ERP/WMS Installation: Growing Pains
Typically, Learning Resources runs a one-shift operation. During the final stages of the installation, however, the company ran two shifts from time to time and was supported by a staff of technicians from Lilly Software Associates. I asked Woldenberg to describe the difficulties of such an installation. "The frustrating thing with an ERP installation is that if things go wrong, they go wrong for everyone at once. You're dealing with a system that operates your business as a whole, so an error in one component will inevitably cause problems elsewhere. It can be unpleasant, but you have to expect it. To make the installation a success, you need to have a strong commitment, not only to the success of the installation, but also to the vendor. Find a vendor that is committed to you and your business, and put your best people on the project. An installation like this one is not to be undertaken lightly. Having the right strategy and partners can make all the difference." Lilly Software worked with Learning Resources before the company went live using Oracle and NT applications in May 1999.
Installation Benefits: Worth the Wait
After going live with VISUAL Distribution
, Learning Resources began to notice a number of improvements, including an increase in its ability to get orders out the door. "We're shipping better than we've ever shipped," said Woldenberg. "Our picks per hour and per man have increased, and we're continuing to see improvements in those numbers. Compared with figures before the installation, we're now tracking at about twice the productivity per pick. We definitely see savings associated with these improvements."
The new WMS system has changed processes at Learning Resources. Because the company serves a wide variety of customers from retail to consumer, it ships orders by the piece, by the box, and by the pallet. Before implementation, the company reserved special days for different orders, depending on their size. Now, with the integrated enterprise/WMS system, the company can handle big and small orders simultaneously, with far less disruption in flow.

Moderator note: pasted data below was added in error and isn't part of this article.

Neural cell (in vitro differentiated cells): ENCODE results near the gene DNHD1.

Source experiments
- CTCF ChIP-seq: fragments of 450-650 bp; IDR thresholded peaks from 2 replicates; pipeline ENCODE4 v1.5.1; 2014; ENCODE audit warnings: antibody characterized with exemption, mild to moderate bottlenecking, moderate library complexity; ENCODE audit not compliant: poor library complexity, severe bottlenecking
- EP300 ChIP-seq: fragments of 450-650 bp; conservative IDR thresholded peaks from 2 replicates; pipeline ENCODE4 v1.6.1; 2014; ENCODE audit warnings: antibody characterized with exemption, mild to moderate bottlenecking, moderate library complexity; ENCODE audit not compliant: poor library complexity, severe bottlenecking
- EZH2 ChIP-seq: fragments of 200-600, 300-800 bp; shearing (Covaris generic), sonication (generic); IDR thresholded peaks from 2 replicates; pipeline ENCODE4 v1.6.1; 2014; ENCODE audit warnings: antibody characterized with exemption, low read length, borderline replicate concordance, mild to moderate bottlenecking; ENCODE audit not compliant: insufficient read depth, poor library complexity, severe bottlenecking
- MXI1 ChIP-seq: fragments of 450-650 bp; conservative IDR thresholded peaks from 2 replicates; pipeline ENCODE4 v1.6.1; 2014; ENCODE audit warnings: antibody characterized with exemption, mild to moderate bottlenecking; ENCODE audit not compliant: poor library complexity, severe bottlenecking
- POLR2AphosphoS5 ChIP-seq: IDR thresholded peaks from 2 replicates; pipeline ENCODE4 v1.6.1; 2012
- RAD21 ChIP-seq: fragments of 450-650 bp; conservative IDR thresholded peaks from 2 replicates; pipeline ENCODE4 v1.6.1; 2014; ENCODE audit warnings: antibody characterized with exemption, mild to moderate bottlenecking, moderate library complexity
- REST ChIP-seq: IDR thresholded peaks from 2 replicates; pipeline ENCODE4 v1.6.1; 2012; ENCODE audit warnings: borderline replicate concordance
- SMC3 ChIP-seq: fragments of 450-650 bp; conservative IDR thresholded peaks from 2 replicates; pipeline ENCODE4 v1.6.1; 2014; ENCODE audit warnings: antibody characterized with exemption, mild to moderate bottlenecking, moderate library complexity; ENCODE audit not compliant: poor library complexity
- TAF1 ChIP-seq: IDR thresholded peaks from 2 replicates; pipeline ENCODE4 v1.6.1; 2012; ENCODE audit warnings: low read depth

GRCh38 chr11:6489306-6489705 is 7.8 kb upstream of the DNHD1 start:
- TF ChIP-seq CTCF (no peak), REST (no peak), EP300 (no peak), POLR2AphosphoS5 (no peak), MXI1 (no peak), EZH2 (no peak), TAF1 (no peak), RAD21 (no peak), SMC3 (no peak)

Since the implementation, Learning Resources also maintains better accountability for work order information. The RF devices allow the company to view the completion status of jobs and monitor employee productivity. By using the scanners to track jobs, the company has created a paperless environment and has enabled employees to decrease data entry time, increase accuracy, and finish orders. This allows it to improve labor planning and optimize operations in its warehouse. "We can track the productivity of our employees by user and by activity code. We're starting to use this knowledge to make decisions about running our business," said Woldenberg.
Technological Philosophy: Defining Your Needs
It became apparent to me that Learning Resources' business processes relied heavily on technology. So I asked Woldenberg for his philosophy on technology. "You know," he responded, "our business is not the business of installing technology. We make educational products. We want the technology to work beautifully in the background, so we can make toys." Woldenberg went on to describe technology's role in relation to Learning Resources' customers. "Above all other things, we are in business to give customers what they need. This new system helps us do that and do it better than we did before. When you measure the system's success by that standard, you realize that any growing pains associated with such an installation are well worth the results."
Technology Installations And Universal Truths
Learning Resources continues to use VISUAL Distribution
to improve information visibility, decision making, and labor planning. But, as the company continues to improve its processes and decrease turnaround time and costs, its focus still remains on customers.
To successfully implement any manufacturing or distribution system, companies need a good relationship with their software vendors, an abundance of energy and teamwork, and the patience to overcome typical installation complications. But as Woldenberg described, technology is not an end in itself. End users who carry out cutting-edge installations aren't necessarily more competitive. Many miss the point that technology is a tool that should enable your business, not define it. Realize your technology installation for what it's worth, and you'll be one step closer to making it a successful one.
Questions about this article? E-mail the author at DougC@corrypub.com.